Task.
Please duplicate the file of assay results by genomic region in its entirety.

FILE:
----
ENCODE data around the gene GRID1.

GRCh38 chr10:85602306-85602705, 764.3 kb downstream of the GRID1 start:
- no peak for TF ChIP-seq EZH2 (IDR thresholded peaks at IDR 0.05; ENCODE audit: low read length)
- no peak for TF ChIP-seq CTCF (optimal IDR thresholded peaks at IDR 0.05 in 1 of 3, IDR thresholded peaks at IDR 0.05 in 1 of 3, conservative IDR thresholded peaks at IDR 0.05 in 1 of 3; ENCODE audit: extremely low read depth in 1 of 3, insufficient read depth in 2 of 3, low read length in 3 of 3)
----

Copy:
ENCODE data around the gene GRID1.

GRCh38 chr10:85602306-85602705, 764.3 kb downstream of the GRID1 start:
- no peak for TF ChIP-seq EZH2 (IDR thresholded peaks at IDR 0.05; ENCODE audit: low read length)
- no peak for TF ChIP-seq CTCF (optimal IDR thresholded peaks at IDR 0.05 in 1 of 3, IDR thresholded peaks at IDR 0.05 in 1 of 3, conservative IDR thresholded peaks at IDR 0.05 in 1 of 3; ENCODE audit: extremely low read depth in 1 of 3, insufficient read depth in 2 of 3, low read length in 3 of 3)